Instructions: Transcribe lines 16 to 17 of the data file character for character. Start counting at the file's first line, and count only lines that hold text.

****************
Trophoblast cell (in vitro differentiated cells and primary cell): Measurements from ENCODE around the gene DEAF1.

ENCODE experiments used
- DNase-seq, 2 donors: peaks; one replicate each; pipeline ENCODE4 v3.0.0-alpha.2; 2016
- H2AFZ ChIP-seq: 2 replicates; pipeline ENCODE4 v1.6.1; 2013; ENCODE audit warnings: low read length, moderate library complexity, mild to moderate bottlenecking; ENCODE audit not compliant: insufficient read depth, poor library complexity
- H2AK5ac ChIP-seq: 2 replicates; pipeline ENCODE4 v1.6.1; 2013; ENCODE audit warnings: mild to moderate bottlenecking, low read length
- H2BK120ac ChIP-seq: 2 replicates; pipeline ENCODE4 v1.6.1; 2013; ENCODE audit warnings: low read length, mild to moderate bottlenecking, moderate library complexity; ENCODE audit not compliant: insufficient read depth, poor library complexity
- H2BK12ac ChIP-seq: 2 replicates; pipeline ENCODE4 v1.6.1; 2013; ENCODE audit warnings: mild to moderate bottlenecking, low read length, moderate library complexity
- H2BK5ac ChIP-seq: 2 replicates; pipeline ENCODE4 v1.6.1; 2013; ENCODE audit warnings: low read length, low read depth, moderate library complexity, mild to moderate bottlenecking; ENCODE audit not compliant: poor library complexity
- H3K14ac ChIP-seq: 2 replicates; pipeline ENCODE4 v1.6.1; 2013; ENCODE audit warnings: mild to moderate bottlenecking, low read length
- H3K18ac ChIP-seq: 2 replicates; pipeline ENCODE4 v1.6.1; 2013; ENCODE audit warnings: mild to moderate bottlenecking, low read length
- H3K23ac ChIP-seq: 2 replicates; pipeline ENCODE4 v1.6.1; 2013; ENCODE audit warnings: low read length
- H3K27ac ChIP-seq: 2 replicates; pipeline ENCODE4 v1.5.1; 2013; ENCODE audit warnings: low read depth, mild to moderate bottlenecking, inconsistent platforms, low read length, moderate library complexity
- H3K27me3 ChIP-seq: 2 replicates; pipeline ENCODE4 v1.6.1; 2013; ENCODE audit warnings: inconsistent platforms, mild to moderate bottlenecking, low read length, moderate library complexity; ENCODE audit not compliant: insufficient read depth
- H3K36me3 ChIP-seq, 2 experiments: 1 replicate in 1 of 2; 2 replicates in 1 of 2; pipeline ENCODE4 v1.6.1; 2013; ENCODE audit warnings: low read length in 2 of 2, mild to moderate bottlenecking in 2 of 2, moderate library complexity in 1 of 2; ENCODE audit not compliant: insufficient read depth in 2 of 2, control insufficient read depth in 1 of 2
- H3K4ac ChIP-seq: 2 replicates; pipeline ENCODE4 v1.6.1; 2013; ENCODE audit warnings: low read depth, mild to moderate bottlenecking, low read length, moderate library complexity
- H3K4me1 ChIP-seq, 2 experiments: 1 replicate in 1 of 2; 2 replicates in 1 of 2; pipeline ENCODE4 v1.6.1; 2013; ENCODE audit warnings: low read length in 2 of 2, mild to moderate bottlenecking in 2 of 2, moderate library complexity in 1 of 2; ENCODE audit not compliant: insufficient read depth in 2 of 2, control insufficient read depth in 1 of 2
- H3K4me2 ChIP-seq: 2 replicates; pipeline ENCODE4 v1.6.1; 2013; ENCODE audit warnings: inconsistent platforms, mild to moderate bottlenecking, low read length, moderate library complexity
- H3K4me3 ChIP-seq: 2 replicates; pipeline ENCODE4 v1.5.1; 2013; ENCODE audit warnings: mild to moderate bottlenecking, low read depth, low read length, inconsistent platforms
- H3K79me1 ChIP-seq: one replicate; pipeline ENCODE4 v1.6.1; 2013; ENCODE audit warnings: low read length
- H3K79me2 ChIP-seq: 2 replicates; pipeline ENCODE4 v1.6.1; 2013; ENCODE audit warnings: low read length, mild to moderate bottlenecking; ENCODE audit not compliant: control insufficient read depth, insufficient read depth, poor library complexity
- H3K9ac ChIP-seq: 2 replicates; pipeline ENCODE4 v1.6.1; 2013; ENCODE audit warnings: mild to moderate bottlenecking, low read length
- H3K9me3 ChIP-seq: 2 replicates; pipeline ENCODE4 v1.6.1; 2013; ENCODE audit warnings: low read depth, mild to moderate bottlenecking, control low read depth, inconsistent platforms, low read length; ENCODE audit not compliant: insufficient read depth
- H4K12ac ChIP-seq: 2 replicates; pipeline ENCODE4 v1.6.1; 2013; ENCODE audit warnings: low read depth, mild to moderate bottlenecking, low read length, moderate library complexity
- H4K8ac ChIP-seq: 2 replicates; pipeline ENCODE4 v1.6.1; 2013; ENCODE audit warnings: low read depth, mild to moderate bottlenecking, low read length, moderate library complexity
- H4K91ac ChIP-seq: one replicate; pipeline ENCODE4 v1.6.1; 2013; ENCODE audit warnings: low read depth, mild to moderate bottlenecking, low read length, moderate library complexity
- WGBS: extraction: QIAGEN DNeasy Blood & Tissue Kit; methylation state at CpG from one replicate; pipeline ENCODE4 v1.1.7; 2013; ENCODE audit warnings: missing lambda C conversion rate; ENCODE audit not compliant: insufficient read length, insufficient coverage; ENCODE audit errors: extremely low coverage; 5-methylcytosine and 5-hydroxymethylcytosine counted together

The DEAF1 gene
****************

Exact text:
- H3K4me1 ChIP-seq, 2 experiments: 1 replicate in 1 of 2; 2 replicates in 1 of 2; pipeline ENCODE4 v1.6.1; 2013; ENCODE audit warnings: low read length in 2 of 2, mild to moderate bottlenecking in 2 of 2, moderate library complexity in 1 of 2; ENCODE audit not compliant: insufficient read depth in 2 of 2, control insufficient read depth in 1 of 2
- H3K4me2 ChIP-seq: 2 replicates; pipeline ENCODE4 v1.6.1; 2013; ENCODE audit warnings: inconsistent platforms, mild to moderate bottlenecking, low read length, moderate library complexity